D.J. Moore – The RotoViz favorite showed good size at 210 pounds and then sprinted to a 4.42, confirming the athleticism evident in his 39.5-inch vertical. He’s climbing in the RotoViz Scouting Index and recently reached No. 1 in Anthony Amico’s WR Prospect Model.

Losers

Calvin Ridley – As an older prospect with impressive college production but an underwhelming height/weight profile, it would have been nice to see Ridley run a fast forty in Indianapolis. His 4.43 was fine but shouldn’t lock him in as the top WR when paired with a 31-inch vertical that raises more questions about his explosiveness. Despite these concerns, he remains the top WR in the RotoViz Scouting Index with a large edge over Christian Kirk in both RSI score (97-80) and average rank (1.6-4.6).

Christian Kirk – As a fan of Kirk, I was hoping to see a 4.35 forty for the sub-6-foot prospect with elite kick return skills. Instead he posted solid numbers – 4.47 forty, 35.5-inch vertical. Those results should keep him in the second round of the reality draft4 but won’t counterbalance production numbers that tailed off after an impressive debut performance in 2015.

James WashingtonA favorite of devy owners and dynasty experts, Washington plummets in the rankings of some reality pundits. The Biletnikoff winner’s athletic marks don’t pop for the 5-foot-11, 213-pound senior (4.54 forty, 34.5-inch vert, 7.11 agility). He now finds himself in a four- or five-way battle to be the second WR off the board and could conceivably fall into the third or fourth round.

Other Losers: Auden Tate, Simmie Cobbs Jr.

WHY DO WE CARE ABOUT FREAK SCORE?

For more information on the relationship between height, weight, and NFL results, I recommend Jim Kloet’s excellent 2015 study showing the relationship of height and weight to NFL performance.

Heavier WRs were more productive than lighter WRs, even after controlling for a number of other important factors. This is in line with the bigger is better hypothesis, and supports the work done here by Fantasy Douche and others showing that WR weight predicts performance even after controlling for draft position…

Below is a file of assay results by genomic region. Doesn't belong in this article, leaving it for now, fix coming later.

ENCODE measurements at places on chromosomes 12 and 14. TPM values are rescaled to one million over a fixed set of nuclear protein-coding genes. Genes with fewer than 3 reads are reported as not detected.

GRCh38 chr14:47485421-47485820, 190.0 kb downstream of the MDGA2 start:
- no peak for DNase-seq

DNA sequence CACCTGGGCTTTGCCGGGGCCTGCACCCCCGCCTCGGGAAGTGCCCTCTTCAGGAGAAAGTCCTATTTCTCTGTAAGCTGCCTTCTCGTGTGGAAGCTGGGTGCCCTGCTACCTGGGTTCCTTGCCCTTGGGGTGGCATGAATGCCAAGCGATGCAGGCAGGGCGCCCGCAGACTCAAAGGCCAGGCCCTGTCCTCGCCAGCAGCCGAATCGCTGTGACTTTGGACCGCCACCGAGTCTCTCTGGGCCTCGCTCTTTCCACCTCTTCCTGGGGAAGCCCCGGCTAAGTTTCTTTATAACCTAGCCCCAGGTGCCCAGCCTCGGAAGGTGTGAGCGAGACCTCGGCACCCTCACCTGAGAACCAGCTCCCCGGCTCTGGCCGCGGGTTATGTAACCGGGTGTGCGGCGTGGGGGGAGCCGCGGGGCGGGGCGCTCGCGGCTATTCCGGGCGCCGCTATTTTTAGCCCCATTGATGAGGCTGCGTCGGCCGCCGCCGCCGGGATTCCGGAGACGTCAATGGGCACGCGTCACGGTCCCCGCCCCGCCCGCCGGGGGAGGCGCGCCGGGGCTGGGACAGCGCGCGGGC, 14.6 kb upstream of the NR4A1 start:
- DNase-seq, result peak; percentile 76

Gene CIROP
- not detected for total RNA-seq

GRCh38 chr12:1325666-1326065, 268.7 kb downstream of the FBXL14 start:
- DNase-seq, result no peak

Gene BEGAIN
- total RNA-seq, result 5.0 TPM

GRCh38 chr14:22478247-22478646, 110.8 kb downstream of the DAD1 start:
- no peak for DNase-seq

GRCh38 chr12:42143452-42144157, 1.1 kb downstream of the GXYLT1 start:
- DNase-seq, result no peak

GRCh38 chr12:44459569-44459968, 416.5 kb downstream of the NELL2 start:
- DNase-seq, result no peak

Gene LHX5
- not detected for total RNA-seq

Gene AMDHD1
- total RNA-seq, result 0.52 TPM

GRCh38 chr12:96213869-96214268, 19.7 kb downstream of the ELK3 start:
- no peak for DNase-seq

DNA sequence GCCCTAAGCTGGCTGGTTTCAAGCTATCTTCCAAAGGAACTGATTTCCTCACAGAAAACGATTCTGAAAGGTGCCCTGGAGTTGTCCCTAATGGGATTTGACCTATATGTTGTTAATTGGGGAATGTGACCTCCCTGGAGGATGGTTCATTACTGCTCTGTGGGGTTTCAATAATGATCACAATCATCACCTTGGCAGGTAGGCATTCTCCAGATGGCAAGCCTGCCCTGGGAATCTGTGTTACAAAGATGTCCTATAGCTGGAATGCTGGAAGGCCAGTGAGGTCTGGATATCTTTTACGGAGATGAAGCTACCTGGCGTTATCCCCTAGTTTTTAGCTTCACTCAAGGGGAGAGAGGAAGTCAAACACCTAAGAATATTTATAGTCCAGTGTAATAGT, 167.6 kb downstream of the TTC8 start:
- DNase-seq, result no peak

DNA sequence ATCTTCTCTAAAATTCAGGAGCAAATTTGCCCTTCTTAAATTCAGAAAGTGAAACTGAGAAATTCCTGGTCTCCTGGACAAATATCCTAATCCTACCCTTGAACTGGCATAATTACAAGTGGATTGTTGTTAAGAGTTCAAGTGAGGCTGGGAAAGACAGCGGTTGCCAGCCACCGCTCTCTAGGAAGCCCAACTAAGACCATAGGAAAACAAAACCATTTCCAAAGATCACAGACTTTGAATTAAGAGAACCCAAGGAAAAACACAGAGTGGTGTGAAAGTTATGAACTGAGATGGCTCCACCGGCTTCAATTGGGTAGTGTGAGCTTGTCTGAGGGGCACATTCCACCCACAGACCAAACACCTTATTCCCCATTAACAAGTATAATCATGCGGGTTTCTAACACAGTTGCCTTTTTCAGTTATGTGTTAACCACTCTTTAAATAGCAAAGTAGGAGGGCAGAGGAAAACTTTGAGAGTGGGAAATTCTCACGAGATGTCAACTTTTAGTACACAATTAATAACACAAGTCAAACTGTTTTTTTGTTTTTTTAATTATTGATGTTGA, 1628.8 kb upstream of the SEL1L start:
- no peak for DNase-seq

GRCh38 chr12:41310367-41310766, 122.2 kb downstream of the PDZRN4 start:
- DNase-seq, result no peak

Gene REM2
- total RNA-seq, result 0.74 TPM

Second, height was a significant predictor of receptions, catch rate, and touchdown rate, and a marginally significant predictor of yards per reception…5 For yards per reception and touchdown rate, taller is better. As the average height of WRs in our sample increased, so did the yards per catch, and the rate at which receptions were converted into touchdowns.

Kevin Cole’s regression tree study shows that weight is the most important combine metric for WRs, with a threshold around 208 pounds and another at 218. In this analysis, speed also features as a positive for both big and small receivers. Finally, it’s worth remembering that the population of NFL receivers is much heavier than that of college WRs.

Read More: Want to know which RBs are the most explosive? Dave Caban provides tested athleticism with the 2018 RB Speed Scores and then goes a step beyond, looking at on-field athleticism with the percentage of RB Breakaway Runs.

  1. The aptly named Megatron once finished only 36 yards short of 2,000 and scored 12 or more TDs on four occasions.  (back)
  2. Evans’ similar metrics give him a 76 Freak, and his peripherals – 37-inch vertical, 7.08 three-cone – were almost identical to Lazard at 38 and 7.11  (back)
  3. In the 3 vs. 14 matchup of our WR Tournament, I voted for Lazard over James Washington. The two share similar market share production, but Lazard has a large edge in Freak Score, not to mention a 3.5-inch edge in vertical.  (back)
  4. Numerous mocks now have him in Round 1. He’d be a great fit for Arizona.  (back)
  5. For receptions and catch rate, shorter is better. More specifically, as the average height of WRs in our sample increased, the number of receptions decreased, as did the proportion of targets that were caught.  (back)